While otter hunting was never a particularly popular British sport, it apparently existed there to some extent from very early times – first to prevent otters from preying on fish, and later because otters were the only available hunting quarry from April to September. Specialized dogs were necessary to track and land the otters, which could fight fiercely and weigh upwards of 20 pounds. The Otterhound’s ancestry is the subject of some debate. The confusion is understandable, because in its infancy as a breed the Otterhound was much more terrier-like than hound-like, made up of almost any rough-and-tumble dogs that would hurl themselves without thought into freezing water to chase otters.
Some early authors believed that the Southern Hound and the Welsh Harrier were the Otterhound’s primary predecessors – a logical theory since many Otterhounds lived in Wales and Devonshire, which were the main strongholds of the Southern Hound. Other writers thought that the Otterhound got its coat from the Old Water Spaniel and its hardiness from the English Bulldog. The Griffon Nivernais from France and the English Foxhound have been proposed as contributing to the mix. Still others credit the Bloodhound, based on the Otterhound’s similarly domed skull and length of ear. As early as 1575, John Turberville made no distinction between the Bloodhound and the Otterhound in his writings about otter hunting. One of the more well-reasoned theories about Otterhound origin came from Marples, who pointed out the strong similarity between the Otterhound and the old French Vendeen Hound; each breed closely resembles the other in coat and conformation. The Otterhound contributed to the development of the Airdale Terrier breed.
The Otterhound dates back to the 13th century, when King John (of Magna Carta fame) reportedly hunted with a pack of these dogs. In the 14th century, Edward II became the first Master of Otterhounds in England, with Elizabeth I becoming the first Lady Master of Otterhounds. Henry VI, Edward IV, Richard II and III, Henry II, VI, VII and VIII and Charles II each held the title of Master of Otterhounds at some point in history. According to all authorities on the subject, the best-trained pack of Otterhounds ever hunted belonged to Squire Lomax of Clitheroe in the 1860s. Legend has it that the Squire’s hounds were so highly trained that he could control the entire pack with a casual wave of his hand.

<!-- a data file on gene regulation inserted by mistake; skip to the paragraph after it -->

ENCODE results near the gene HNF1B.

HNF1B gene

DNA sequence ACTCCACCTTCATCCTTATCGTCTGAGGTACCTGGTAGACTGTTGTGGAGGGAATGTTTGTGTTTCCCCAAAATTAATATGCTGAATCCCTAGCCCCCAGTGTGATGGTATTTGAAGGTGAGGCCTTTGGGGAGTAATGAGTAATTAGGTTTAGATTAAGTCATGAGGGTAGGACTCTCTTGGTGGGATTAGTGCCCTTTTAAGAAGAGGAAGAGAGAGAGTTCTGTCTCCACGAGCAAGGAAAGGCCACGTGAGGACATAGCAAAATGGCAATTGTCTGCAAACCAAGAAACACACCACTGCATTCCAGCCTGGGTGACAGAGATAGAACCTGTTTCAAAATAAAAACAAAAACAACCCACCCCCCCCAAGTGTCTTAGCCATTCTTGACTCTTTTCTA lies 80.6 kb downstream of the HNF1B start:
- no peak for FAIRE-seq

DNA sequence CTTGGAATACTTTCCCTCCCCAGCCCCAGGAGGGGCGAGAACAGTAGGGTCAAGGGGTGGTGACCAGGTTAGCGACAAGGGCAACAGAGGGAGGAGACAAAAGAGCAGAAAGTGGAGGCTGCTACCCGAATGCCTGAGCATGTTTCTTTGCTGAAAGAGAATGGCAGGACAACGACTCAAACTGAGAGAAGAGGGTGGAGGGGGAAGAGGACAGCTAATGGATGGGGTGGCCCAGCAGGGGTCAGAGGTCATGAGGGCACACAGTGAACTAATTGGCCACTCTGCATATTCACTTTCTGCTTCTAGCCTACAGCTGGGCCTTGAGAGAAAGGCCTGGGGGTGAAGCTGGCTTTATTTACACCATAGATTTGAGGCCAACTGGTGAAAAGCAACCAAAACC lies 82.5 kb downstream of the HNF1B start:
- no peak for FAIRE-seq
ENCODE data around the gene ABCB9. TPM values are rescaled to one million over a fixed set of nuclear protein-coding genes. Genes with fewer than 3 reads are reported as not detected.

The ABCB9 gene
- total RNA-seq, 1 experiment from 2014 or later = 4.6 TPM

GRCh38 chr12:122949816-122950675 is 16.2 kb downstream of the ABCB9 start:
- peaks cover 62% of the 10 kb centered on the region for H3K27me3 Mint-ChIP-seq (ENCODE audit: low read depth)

The Otterhound reached its peak of popularity in England beginning in the middle of the 19th century. During the latter half of the 19th century, the breed already was virtually identical to the Otterhounds of today. As many as twenty to thirty packs of these hounds were hunted regularly throughout the hunting season, in an effort to reduce the number of the river otters and thereby preserve fish as a human food source. They were highly successful, and the river otters began to disappear. In 1978, Britain passed a law protecting the last of the otters by banning the sport of otter hunting, making the Otterhound’s skills largely obsolete. Scotland banned otter hunting two years later. The Otterhound Club of Great Britain was formed by devotees to prevent the breed from disappearing like its former prey. Unfortunately, many packs were destroyed by their owners, and eventually only two Otterhound packs, totaling about 100 dogs, remained in all of England – one in Kendal and the other in Dumfries. With the help of breed fanciers, these large shaggy dogs found a new occupation in the show ring, where their delightful appearance and endearing personality made them an instant favorite.
Otterhounds first appeared in the United States around the start of the 20th century. Six Otterhounds made the breed’s American benched-show debut in Oklahoma in 1907. The American Kennel Club accepted Otterhounds for registration into its Hound Group in 1909. The first AKC registered otterhounds - Hartland Moss Trooper and Harland Statesman – were both owned by H. S. Wardner of New York. Mr. Wardner was one of two exhibitors of Otterhounds at the Oklahoma show and was one of the first Otterhound breeders in this country. Veterinarian Dr. Hugh Mouat began the first serious breeding program in the United States in 1937. A bitch and dog, Bessie's Countess and Bessie's Courageous, both from Dr. Mouat's first litter, became the breed's first American Kennel Club Champions in 1941. The Otterhound Club of America was founded in 1960 and held the breed's first National Specialty in 1981.
This breed never achieved the wild and wide popularity of many other terriers in the United States. Nonetheless, their sage character and tousled appearance have earned them many fanciers far and wide. Modern Otterhounds are rarely used for hunting. However, their keen sense of smell and cheerful determination have made them extremely competitive in tracking trials, and their athleticism and intelligence have earned them advanced titles in agility, obedience, utility and other performance disciplines.
The average life span of the Otterhound is 10 to 13 years. Breed health concerns may include bloat (gastric dilatation and volvulus), elbow and hip dysplasia, multifocal retinal dysplasia, epilepsy, sebaceous cysts, panosteitis (shifting lameness), allergies, arthritis and Glanzmann’s thrombasthenia, a serious and potentially fatal bleeding disorder.